same order as in the addressee(s) and/or originator
indicator(s). Where there is more than one such
insertion, the last should be followed by the word
“stop.” Where there are one or more insertions in
respect to addressee indicators plus an insertion in
respect to the originator indicator, the word “from” is
to appear before that relating to the originator.
e. When addressing flight plan messages or
related amendments and flight plan cancellation
messages to centers, use one of the fourletter
designators as follows:
1. If message is relevant to IFR and:
(a) The ARTCC is computerequipped (U.S.
ARTCCs), use ZQZX.
(b) The center is not computerequipped, use
(c) Relevant to oceanic operations, use
Some centers may request specific addressing different
from above. ZTZX and ZPZX are used internationally, but
are not used in internal U.S. application.
2. If message is VFR (AMIS), use ZRZX.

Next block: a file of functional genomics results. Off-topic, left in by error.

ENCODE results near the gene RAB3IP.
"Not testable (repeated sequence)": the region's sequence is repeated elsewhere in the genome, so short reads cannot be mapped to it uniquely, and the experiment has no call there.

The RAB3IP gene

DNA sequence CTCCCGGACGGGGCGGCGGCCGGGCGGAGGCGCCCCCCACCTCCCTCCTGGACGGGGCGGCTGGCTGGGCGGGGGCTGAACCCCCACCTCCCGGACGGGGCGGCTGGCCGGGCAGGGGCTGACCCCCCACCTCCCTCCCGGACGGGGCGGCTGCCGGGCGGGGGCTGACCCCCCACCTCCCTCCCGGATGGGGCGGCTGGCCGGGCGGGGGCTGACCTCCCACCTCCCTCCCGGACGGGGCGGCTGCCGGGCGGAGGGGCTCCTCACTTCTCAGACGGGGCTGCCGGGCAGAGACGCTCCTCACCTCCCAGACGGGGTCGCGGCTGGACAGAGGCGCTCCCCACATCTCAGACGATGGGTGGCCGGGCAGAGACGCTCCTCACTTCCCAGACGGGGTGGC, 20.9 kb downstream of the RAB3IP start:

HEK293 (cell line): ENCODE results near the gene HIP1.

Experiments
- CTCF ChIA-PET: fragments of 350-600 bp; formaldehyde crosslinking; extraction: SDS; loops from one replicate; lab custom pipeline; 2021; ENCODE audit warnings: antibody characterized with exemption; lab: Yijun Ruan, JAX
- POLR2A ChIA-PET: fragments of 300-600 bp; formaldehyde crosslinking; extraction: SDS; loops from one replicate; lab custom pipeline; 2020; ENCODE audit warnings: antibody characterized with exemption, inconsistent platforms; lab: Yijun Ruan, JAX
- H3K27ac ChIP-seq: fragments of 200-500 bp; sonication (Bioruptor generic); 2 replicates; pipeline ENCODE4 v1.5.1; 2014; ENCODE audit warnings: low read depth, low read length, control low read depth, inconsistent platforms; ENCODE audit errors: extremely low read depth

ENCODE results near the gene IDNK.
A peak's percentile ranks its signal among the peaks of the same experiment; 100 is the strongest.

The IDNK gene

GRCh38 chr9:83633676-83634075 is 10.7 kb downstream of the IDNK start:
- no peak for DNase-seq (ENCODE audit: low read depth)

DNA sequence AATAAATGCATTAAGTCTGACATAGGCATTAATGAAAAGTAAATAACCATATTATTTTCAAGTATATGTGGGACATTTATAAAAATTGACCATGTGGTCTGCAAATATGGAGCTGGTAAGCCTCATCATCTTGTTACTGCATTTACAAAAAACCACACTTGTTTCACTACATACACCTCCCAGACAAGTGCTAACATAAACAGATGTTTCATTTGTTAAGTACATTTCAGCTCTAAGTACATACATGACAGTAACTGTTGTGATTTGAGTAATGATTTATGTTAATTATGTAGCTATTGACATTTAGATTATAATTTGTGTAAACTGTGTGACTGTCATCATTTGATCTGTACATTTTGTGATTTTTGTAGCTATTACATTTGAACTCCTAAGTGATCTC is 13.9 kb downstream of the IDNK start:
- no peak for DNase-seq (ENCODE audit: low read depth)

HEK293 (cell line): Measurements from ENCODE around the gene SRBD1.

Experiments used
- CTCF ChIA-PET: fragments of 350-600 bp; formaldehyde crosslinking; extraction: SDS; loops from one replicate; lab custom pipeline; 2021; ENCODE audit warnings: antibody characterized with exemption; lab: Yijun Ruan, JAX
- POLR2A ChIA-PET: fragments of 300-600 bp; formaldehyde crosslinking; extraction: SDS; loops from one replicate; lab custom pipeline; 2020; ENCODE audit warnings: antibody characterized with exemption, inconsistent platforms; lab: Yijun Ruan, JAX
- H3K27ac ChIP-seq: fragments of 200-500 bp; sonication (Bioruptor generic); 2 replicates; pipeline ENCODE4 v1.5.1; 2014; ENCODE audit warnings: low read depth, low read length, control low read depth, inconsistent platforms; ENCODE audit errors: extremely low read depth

3. If SVC or administrative, use ZRZX.
7-1-7. ORIGINATING MESSAGES
a. Messages for ATS purposes may be originated
with ATS units by aircraft in flight, or, through local
arrangements, a pilot, the operator, or their
b. Accept airfiled flight plans or changes in
destination information from aircraft inbound from
foreign locations and, if requested by the pilot, enter
Customs notification service.
c. Do not accept roundrobin flight plans to
international locations, other than Canada.
1. Only accept VFR roundrobin flight plans to Canada
if the filer of the flight plan is in possession of a valid
numbered letter of authorization and adheres to the
provisions contained therein.
2. Individual requests for the temporary authorization
letter should be directed to the appropriate service area